To the nines
"To the nines" is an English idiom meaning "to perfection" or "to the highest degree". In modern English usage, the phrase most commonly appears as "dressed to the nines" or "dressed up to the nines".
The bonny Lines therein thou sent me,
How to the nines they did content me.
Thou paints auld nature to the nines,
In thy sweet Caledonian lines.
Brewer's Dictionary of Phrase and Fable (New and Revised edition. 1981) states that the phrase is 'perhaps a corruption of 'then eyne' (to the eyes)"
The learned tribe whose works the World do bless,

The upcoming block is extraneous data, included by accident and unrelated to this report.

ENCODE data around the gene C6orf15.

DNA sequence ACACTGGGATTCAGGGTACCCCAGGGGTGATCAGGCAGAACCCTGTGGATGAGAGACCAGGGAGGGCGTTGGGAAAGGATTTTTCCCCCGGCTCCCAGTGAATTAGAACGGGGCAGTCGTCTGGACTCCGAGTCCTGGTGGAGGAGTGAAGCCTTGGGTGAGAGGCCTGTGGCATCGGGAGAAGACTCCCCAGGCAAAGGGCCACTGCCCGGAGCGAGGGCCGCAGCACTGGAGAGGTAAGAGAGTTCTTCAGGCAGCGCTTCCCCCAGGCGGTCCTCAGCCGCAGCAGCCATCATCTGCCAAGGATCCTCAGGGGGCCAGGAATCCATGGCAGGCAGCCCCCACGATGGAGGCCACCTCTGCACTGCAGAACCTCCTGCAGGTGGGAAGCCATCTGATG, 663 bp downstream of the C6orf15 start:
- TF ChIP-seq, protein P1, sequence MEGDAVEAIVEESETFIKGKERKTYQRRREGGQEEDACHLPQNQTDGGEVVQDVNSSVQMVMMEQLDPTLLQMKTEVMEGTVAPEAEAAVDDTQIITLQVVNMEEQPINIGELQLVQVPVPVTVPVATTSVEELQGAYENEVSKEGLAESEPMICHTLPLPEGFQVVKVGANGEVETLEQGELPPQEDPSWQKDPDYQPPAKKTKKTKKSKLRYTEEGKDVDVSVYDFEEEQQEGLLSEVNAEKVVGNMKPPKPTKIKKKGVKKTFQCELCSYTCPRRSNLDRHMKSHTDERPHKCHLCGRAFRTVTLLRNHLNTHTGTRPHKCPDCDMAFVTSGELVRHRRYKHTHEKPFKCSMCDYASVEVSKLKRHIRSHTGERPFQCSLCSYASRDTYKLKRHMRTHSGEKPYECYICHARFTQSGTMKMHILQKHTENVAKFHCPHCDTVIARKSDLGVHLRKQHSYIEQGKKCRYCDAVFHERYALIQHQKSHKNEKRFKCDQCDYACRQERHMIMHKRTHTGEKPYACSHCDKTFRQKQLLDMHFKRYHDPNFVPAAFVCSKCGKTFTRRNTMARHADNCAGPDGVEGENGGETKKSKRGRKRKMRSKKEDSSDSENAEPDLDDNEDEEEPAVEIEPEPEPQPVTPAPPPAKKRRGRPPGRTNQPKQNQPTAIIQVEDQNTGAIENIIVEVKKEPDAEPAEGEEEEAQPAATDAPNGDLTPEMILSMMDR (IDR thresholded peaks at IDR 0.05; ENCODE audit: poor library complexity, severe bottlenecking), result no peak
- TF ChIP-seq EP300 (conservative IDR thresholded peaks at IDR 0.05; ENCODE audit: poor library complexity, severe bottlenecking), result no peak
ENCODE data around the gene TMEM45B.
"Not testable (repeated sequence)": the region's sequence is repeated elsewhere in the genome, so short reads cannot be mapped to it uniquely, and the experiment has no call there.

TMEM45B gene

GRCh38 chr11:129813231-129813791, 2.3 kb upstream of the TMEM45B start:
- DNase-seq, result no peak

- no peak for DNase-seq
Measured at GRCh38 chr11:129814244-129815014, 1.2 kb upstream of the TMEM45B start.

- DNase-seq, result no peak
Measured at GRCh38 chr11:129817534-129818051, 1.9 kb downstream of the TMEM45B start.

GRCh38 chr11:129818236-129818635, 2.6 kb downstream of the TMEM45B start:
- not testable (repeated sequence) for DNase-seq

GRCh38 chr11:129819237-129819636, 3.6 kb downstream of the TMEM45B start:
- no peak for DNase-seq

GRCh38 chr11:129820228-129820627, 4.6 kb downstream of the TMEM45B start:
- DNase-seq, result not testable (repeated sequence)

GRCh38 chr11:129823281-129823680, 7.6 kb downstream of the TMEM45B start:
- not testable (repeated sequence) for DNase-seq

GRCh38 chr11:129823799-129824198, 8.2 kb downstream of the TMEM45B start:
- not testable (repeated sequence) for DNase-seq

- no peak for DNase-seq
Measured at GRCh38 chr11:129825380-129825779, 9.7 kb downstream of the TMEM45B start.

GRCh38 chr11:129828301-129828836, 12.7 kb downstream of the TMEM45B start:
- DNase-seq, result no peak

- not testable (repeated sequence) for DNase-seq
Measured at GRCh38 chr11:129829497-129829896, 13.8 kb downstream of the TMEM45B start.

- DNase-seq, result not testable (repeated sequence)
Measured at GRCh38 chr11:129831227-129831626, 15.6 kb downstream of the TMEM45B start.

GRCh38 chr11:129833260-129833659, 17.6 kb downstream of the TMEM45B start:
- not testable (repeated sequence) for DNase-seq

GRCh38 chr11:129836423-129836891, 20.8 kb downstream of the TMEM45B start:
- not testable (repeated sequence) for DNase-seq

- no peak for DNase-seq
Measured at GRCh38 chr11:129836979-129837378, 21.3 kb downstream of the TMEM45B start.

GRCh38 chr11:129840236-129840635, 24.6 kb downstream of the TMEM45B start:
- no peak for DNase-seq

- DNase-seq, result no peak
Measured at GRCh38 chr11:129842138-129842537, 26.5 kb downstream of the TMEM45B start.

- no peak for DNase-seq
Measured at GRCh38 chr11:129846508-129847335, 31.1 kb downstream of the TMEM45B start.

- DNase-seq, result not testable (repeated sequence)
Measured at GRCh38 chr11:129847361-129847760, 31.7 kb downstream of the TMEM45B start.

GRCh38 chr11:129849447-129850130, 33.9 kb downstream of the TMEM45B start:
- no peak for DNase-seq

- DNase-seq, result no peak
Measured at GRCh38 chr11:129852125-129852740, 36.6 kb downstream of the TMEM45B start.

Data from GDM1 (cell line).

Finish those works in some recess;
Both the Philosopher and Divine,
And Poets most who still make their address
In private to the Nine.
- Evans, Bergen; Cornelia Evans (1957). A Dictionary of Contemporary American Usage. Random House. p. 145.
- "'Dressed to the nines' comes from old Scottish phrase". Deseret News. April 13, 1997. Retrieved 13 November 2011. CS1 maint: discouraged parameter (link)
- "'Dressed to the nines' - the meaning and origin of this phrase". Phrasefinder. Retrieved 12 April 2018. CS1 maint: discouraged parameter (link)